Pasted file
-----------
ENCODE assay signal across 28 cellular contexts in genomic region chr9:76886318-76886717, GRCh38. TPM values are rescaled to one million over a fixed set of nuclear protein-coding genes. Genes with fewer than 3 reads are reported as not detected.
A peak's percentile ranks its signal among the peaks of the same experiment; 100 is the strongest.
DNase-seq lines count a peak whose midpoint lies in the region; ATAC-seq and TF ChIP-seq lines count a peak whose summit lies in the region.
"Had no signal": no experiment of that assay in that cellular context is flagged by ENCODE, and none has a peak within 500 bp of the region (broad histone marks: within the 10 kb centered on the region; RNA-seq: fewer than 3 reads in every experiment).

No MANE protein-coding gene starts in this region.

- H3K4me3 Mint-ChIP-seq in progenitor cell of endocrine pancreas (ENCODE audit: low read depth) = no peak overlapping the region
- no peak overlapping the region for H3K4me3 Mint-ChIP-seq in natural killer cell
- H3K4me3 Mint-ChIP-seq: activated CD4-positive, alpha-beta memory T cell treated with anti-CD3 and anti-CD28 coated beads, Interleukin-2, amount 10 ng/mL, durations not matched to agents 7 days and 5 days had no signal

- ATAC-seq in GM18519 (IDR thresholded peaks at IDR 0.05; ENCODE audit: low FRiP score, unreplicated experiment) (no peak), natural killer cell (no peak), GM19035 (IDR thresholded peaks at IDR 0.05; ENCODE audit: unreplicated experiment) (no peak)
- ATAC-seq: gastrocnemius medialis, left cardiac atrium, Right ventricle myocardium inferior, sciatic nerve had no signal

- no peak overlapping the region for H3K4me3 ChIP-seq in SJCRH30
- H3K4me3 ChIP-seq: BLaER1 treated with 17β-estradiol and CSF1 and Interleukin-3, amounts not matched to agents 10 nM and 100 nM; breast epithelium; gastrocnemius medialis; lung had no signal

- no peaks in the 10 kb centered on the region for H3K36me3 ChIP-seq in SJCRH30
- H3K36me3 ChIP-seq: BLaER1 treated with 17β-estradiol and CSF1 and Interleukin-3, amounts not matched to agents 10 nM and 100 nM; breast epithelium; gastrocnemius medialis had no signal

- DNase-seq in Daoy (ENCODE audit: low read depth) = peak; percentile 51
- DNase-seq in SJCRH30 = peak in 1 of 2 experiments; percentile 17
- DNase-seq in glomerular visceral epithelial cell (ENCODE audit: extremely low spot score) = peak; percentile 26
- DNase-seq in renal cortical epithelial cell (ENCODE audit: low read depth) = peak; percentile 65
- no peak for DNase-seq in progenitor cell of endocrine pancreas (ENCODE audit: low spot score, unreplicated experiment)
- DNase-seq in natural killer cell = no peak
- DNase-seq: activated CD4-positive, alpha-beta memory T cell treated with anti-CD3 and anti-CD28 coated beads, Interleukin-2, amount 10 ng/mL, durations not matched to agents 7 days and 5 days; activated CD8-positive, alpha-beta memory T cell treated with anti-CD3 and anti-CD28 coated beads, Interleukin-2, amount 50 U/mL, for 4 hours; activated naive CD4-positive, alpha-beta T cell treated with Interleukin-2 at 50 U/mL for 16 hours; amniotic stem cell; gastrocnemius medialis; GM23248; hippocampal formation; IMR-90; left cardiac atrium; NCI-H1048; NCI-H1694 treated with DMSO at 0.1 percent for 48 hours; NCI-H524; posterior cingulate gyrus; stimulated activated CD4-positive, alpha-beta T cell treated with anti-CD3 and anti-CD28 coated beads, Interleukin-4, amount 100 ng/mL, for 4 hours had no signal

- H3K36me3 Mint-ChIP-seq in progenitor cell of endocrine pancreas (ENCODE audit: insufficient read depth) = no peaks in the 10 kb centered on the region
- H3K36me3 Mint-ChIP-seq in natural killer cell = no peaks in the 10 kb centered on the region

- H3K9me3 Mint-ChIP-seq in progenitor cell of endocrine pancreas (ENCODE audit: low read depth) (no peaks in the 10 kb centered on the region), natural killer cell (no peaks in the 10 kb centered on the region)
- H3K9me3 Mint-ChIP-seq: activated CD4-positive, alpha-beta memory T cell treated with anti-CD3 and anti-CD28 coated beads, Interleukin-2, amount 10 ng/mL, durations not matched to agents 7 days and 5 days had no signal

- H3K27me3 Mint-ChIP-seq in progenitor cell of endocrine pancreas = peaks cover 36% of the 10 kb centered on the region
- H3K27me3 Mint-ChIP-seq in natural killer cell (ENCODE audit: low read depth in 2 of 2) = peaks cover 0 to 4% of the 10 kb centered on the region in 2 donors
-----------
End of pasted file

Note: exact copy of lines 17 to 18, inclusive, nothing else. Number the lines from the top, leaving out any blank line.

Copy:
- DNase-seq in glomerular visceral epithelial cell (ENCODE audit: extremely low spot score) = peak; percentile 26
- DNase-seq in renal cortical epithelial cell (ENCODE audit: low read depth) = peak; percentile 65